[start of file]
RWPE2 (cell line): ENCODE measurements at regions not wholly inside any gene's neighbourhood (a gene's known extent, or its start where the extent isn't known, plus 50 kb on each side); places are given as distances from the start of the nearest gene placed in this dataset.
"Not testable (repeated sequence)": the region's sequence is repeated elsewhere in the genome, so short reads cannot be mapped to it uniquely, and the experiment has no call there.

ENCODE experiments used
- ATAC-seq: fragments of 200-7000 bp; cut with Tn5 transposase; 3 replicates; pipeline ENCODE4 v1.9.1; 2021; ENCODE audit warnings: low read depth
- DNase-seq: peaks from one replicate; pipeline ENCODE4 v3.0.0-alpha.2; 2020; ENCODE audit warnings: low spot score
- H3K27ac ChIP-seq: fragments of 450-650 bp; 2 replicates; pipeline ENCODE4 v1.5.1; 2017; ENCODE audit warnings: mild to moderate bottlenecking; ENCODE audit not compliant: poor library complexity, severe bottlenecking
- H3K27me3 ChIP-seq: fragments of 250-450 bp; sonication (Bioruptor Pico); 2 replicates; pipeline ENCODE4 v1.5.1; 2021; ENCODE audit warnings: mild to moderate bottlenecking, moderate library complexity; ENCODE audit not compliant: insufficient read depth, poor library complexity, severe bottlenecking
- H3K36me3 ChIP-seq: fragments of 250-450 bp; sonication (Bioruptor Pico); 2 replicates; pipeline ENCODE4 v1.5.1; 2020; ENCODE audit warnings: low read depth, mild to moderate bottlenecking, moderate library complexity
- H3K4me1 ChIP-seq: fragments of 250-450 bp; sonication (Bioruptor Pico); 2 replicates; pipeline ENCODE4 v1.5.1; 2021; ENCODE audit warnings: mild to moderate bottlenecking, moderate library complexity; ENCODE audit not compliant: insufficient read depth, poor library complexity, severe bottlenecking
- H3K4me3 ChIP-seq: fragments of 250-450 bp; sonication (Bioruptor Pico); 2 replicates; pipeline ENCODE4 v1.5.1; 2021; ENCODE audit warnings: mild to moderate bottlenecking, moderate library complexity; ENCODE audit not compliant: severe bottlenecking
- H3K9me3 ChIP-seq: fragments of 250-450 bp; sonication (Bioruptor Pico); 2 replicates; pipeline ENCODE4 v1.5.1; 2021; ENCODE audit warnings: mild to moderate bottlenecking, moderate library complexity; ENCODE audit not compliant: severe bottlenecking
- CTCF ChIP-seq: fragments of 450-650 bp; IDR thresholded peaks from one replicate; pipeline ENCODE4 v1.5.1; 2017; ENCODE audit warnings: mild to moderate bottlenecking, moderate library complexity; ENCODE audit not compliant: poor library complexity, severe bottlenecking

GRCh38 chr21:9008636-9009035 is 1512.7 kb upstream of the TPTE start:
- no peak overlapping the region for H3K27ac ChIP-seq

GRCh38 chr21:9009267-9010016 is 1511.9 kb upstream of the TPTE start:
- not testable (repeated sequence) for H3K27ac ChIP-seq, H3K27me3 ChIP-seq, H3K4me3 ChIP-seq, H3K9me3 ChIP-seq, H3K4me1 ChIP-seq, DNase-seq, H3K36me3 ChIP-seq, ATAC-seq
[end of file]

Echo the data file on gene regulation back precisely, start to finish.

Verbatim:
RWPE2 (cell line): ENCODE measurements at regions not wholly inside any gene's neighbourhood (a gene's known extent, or its start where the extent isn't known, plus 50 kb on each side); places are given as distances from the start of the nearest gene placed in this dataset.
"Not testable (repeated sequence)": the region's sequence is repeated elsewhere in the genome, so short reads cannot be mapped to it uniquely, and the experiment has no call there.

ENCODE experiments used
- ATAC-seq: fragments of 200-7000 bp; cut with Tn5 transposase; 3 replicates; pipeline ENCODE4 v1.9.1; 2021; ENCODE audit warnings: low read depth
- DNase-seq: peaks from one replicate; pipeline ENCODE4 v3.0.0-alpha.2; 2020; ENCODE audit warnings: low spot score
- H3K27ac ChIP-seq: fragments of 450-650 bp; 2 replicates; pipeline ENCODE4 v1.5.1; 2017; ENCODE audit warnings: mild to moderate bottlenecking; ENCODE audit not compliant: poor library complexity, severe bottlenecking
- H3K27me3 ChIP-seq: fragments of 250-450 bp; sonication (Bioruptor Pico); 2 replicates; pipeline ENCODE4 v1.5.1; 2021; ENCODE audit warnings: mild to moderate bottlenecking, moderate library complexity; ENCODE audit not compliant: insufficient read depth, poor library complexity, severe bottlenecking
- H3K36me3 ChIP-seq: fragments of 250-450 bp; sonication (Bioruptor Pico); 2 replicates; pipeline ENCODE4 v1.5.1; 2020; ENCODE audit warnings: low read depth, mild to moderate bottlenecking, moderate library complexity
- H3K4me1 ChIP-seq: fragments of 250-450 bp; sonication (Bioruptor Pico); 2 replicates; pipeline ENCODE4 v1.5.1; 2021; ENCODE audit warnings: mild to moderate bottlenecking, moderate library complexity; ENCODE audit not compliant: insufficient read depth, poor library complexity, severe bottlenecking
- H3K4me3 ChIP-seq: fragments of 250-450 bp; sonication (Bioruptor Pico); 2 replicates; pipeline ENCODE4 v1.5.1; 2021; ENCODE audit warnings: mild to moderate bottlenecking, moderate library complexity; ENCODE audit not compliant: severe bottlenecking
- H3K9me3 ChIP-seq: fragments of 250-450 bp; sonication (Bioruptor Pico); 2 replicates; pipeline ENCODE4 v1.5.1; 2021; ENCODE audit warnings: mild to moderate bottlenecking, moderate library complexity; ENCODE audit not compliant: severe bottlenecking
- CTCF ChIP-seq: fragments of 450-650 bp; IDR thresholded peaks from one replicate; pipeline ENCODE4 v1.5.1; 2017; ENCODE audit warnings: mild to moderate bottlenecking, moderate library complexity; ENCODE audit not compliant: poor library complexity, severe bottlenecking

GRCh38 chr21:9008636-9009035 is 1512.7 kb upstream of the TPTE start:
- no peak overlapping the region for H3K27ac ChIP-seq

GRCh38 chr21:9009267-9010016 is 1511.9 kb upstream of the TPTE start:
- not testable (repeated sequence) for H3K27ac ChIP-seq, H3K27me3 ChIP-seq, H3K4me3 ChIP-seq, H3K9me3 ChIP-seq, H3K4me1 ChIP-seq, DNase-seq, H3K36me3 ChIP-seq, ATAC-seq